The United States was not always so locked down. For most of the twentieth century its incarceration rate hovered near one-tenth of one percent, roughly the same as in other industrial free societies. Then, from the early 1970s forward, the federal and state governments began extending sentences, curtailing judicial discretion and restricting early releases. The prison population soared. By the end of George W. Bush’s presidency, approximately one out of every 100 adults was in jail or prison, a proportion unmatched in the history of democracy.

Read the full review:

Cruel and Unusual: The Culture of Punishment in America.
Anne-Marie Cusac.

Hardback: Yale UP, 2009.
Buy now: [ Amazon ]

BookForum Reviews
Coal Mountain Elementary by Mark Nowak

To call Mark Nowak’s haunting new book a collection of poetry would be a bit of a misnomer. It would also be misleading to say Nowak is its author. The poems in Coal Mountain Elementary comprise three strands of found text; Nowak has selected and braided them, achieving an arresting effect. This is a book that exposes the darkest reaches of the global coal industry by using the industry’s own means—politely referred to as “extraction”—to lay bare the official language used to obfuscate mining’s human and environmental impact and to recover the far truer language of miners themselves.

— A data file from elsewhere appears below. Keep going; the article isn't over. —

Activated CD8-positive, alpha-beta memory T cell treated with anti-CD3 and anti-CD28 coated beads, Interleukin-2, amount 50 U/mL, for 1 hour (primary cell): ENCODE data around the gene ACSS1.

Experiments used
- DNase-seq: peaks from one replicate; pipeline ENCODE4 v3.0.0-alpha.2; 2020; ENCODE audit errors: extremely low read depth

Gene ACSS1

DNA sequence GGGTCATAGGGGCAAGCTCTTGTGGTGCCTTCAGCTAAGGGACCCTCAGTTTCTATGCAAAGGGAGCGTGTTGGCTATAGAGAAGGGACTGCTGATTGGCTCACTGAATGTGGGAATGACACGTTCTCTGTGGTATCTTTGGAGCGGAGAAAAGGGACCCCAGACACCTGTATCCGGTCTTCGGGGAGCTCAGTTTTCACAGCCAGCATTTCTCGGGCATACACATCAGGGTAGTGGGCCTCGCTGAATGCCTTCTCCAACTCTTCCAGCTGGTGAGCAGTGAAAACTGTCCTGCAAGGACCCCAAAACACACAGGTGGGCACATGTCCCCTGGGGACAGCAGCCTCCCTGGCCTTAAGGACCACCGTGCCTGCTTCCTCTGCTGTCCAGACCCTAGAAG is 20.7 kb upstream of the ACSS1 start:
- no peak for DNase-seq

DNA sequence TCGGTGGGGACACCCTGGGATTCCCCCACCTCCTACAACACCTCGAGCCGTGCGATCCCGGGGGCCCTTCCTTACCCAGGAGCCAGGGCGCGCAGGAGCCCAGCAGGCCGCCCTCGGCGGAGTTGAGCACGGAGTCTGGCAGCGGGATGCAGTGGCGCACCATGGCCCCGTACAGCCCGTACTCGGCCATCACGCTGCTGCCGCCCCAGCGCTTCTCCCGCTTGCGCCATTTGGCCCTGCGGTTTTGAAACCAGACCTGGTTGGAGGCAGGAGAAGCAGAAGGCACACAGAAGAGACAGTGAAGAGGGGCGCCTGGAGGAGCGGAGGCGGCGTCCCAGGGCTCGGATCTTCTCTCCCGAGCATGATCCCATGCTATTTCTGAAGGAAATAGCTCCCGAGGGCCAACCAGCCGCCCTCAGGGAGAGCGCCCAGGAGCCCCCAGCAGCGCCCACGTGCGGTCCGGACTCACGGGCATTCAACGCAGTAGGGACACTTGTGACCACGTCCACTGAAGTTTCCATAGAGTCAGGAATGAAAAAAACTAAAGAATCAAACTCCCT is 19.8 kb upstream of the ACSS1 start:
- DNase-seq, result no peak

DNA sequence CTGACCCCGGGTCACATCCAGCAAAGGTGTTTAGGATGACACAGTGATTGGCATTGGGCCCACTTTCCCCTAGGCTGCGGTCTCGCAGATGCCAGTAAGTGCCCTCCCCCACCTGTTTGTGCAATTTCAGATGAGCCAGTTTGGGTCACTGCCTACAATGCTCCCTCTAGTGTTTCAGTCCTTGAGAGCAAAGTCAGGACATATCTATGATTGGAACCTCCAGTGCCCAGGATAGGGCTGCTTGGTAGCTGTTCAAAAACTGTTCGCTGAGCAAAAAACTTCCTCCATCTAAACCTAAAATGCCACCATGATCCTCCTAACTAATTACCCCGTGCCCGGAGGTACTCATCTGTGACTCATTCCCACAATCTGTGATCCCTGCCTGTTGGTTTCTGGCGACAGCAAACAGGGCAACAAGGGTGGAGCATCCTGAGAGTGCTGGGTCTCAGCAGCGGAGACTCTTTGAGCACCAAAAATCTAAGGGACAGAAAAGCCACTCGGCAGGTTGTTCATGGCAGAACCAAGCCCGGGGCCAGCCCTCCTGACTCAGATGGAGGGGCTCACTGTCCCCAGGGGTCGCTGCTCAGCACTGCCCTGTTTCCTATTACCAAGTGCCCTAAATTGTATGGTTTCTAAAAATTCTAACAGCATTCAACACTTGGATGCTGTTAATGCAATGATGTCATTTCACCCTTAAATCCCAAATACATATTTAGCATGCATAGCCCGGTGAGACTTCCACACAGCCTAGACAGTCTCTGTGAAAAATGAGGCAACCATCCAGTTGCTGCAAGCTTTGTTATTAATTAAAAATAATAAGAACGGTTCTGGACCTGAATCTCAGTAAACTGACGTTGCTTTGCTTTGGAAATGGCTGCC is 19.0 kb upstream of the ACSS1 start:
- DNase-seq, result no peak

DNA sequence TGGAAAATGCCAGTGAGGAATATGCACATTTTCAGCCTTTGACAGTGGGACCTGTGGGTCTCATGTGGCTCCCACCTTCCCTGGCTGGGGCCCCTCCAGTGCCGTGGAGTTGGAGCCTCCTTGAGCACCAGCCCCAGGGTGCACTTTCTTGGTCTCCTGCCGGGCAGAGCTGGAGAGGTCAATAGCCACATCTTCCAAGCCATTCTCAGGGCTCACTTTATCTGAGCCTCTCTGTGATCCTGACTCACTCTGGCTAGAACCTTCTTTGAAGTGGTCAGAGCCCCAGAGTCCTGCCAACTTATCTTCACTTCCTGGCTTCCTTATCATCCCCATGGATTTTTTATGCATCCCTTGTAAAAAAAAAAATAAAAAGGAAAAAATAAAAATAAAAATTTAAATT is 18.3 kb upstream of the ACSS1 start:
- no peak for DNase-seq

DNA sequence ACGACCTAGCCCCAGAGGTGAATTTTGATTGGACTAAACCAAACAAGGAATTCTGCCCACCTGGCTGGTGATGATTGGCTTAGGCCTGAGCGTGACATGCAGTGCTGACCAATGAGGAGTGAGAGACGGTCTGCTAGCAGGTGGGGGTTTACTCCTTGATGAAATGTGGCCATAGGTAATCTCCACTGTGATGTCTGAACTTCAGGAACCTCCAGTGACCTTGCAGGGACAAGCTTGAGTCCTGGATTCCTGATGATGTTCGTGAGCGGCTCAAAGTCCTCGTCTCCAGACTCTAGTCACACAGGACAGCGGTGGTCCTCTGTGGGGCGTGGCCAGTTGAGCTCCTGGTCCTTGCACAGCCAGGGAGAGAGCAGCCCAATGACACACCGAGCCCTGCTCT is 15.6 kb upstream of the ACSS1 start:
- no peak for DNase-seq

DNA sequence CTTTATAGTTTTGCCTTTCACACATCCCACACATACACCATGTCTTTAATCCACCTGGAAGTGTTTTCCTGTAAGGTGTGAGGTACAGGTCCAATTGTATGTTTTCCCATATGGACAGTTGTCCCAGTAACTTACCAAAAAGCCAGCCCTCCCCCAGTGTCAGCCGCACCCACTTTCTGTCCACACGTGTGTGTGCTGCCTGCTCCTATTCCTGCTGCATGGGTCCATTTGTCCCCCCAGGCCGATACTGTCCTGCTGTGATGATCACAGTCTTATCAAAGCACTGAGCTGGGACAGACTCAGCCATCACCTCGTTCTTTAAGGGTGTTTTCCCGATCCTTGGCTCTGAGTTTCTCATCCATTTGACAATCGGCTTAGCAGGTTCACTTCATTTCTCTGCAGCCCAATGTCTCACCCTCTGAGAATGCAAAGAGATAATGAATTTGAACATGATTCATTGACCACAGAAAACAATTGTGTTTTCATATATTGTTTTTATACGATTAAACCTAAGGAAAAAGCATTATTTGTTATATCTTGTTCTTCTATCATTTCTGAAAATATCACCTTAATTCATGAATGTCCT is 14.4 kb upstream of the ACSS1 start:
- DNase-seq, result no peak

Nowak’s first strand consists of verbatim extracts from thousands of pages of testimony given by family members, safety officials, and survivors of the Sago Mine explosion, which occurred January 2, 2006, in Sago, West Virginia. The explosion left twelve miners dead and became, for a couple days, a story of national heartbreak. The operation to rescue thirteen trapped miners was famously muddled, and incorrect information was released to the press, leading family members to cheers of deliverance, only for them to learn after hours of celebration that, in fact, only one miner had survived. Attempts to conduct a meaningful investigation into the disaster and botched rescue effort were thwarted by the mine’s corporate owner, International Coal Group, West Virginia mining officials, the United States Department of Labor, and the federal Mine Safety and Health Administration, groups that opposed making public the very testimony Nowak has so carefully selected.

Read the full review:

Coal Mountain Elementary.
Mark Nowak.

With photographs by Ian Teh and Mark Nowak.
Paperback: Coffeehouse Press, 2009.
Buy now: [ Amazon ]

The High Line and Urban Development.
From The New York Review of Books